The Lynches raised seven daughters in an apartment above the drugstore. After Harry Lynch died in 1963, the daughters helped their mom run the store. They stocked shelves, filled coin drink machines, made home deliveries and waited on customers, among other tasks. One daughter, Amy Lynch, said that the customers were “like a big family.”

“We were interested in them, and they were interested in us,” she said. “We probably spent as much time in the drugstore as we did in our home. In fact, the drugstore felt like an extension of our home. The well-being of townspeople and serving customers became an integral part of our lives.

“When we were growing up, our family talked about health and medicine around the dinner table. When my aunt and uncle, who also were pharmacists and drugstore owners in a neighboring community, came to visit on Sundays, the topic of discussion always veered to health, pros and cons of medical treatments, and interactions of medicines. We were very fortunate to be exposed to these conversations.”

Subtle and not-so-subtle changes have ensued since Louise Lynch began her pharmacy career.

“Pharmacy was primarily a male profession when my mother began her career,” Amy Lynch said. “Most women at the time were homemakers. At first, the townspeople looked to my father for assistance, but gradually they realized that a woman pharmacist was as educated and as competent as a male. The war helped people recognize women’s roles in the workforce – a new breed of skilled professionals.”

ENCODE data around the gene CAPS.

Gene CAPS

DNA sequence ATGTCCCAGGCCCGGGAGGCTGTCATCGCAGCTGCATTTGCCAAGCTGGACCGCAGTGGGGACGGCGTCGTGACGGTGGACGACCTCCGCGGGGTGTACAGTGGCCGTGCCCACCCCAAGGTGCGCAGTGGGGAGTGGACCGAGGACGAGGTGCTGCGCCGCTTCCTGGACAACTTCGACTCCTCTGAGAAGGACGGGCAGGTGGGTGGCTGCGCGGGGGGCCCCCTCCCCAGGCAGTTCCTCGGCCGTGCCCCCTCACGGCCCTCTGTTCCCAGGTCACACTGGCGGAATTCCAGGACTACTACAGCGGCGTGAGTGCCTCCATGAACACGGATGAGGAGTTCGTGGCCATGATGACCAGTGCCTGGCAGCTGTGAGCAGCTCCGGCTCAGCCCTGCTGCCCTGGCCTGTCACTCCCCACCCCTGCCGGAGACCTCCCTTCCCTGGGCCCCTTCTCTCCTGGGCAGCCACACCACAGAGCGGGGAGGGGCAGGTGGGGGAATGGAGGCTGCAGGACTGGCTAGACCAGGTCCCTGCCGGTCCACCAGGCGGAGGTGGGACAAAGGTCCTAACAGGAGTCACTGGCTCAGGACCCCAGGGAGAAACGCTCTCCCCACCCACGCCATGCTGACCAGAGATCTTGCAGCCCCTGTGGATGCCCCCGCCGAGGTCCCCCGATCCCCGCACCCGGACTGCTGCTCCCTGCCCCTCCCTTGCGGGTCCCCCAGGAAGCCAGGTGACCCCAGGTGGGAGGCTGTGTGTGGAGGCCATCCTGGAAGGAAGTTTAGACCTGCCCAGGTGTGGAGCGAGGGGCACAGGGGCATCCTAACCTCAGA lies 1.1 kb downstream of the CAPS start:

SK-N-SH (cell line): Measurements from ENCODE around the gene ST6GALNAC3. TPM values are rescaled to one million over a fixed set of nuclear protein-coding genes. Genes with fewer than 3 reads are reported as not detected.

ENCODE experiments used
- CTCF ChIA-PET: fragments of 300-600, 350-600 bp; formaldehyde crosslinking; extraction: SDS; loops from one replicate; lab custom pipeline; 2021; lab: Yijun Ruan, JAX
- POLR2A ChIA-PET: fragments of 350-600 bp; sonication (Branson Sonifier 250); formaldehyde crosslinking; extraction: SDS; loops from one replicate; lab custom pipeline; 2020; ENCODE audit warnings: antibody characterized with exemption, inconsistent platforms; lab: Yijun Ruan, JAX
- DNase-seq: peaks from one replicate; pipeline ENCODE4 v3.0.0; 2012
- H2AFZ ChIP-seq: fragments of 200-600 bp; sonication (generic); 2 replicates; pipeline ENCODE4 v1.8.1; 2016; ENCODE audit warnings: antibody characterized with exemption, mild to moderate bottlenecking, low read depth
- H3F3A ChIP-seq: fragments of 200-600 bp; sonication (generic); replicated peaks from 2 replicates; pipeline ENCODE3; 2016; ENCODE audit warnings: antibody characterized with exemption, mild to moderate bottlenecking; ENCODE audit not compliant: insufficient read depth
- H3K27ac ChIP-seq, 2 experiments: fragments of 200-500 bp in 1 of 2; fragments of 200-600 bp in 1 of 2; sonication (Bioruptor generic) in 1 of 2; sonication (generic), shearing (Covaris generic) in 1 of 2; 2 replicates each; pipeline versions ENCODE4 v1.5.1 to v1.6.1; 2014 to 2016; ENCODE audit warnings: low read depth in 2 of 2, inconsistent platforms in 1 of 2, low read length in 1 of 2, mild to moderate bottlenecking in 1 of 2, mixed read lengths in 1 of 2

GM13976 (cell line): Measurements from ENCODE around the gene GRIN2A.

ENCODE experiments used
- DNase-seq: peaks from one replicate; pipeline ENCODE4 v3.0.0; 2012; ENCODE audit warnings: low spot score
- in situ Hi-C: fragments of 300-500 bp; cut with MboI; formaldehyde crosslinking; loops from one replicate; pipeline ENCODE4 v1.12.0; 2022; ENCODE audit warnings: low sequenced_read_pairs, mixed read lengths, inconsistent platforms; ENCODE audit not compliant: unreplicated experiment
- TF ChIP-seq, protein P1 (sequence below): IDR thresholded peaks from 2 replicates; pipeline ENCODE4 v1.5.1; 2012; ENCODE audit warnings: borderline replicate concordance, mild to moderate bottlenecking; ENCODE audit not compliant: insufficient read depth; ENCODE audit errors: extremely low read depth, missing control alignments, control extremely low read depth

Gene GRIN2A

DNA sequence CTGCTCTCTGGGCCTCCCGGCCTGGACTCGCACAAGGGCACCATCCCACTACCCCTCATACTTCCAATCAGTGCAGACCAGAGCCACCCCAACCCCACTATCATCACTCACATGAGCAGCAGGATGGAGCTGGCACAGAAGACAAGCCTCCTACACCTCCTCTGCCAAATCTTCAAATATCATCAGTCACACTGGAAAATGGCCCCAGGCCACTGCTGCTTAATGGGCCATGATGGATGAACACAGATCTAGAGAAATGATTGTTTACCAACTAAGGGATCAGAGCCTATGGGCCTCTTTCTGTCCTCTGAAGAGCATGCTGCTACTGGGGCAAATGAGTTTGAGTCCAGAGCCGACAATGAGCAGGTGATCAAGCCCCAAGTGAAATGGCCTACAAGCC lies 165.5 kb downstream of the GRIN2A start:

In the 1940s and ’50s, compounding was an important part of pharmacy, Lynch said.

“It was a very time-consuming task that had to be done with precision,” she said. “The scale and weights were a pharmacist’s most prized possessions since they measured ingredients we used in compounding. It was a very exact science.”

Lynch was the go-to pharmacist for hundreds of patients. She would fill prescriptions at all hours of the night and often on holidays. She helped ease the pain of sea nettle bites, insect stings, infant teething and skin rashes. She offered credit without interest, often not knowing if the account would ever be paid.

Waveland Drug Store weathered a significant storm in 1969, when Hurricane Camille hit the Gulf Coast. Lynch participated in the relief effort by coordinating and distributing medicine brought in by state and federal agencies.

After the hurricane, the building remained, though the only thing left inside was a penny scale too heavy to be washed away. The drugstore gradually reopened, though the soda fountain closed and business slowed because a nearby medical clinic was destroyed.

Lynch decided it was time to close her doors in 1993. That year, the Waveland board of aldermen proclaimed Dec. 31 “Louise C. Lynch Day” to honor her extraordinary service to the community.

“I think pharmacy is a very good profession for a female,” Lynch said. “It was a wonderful time in my life.”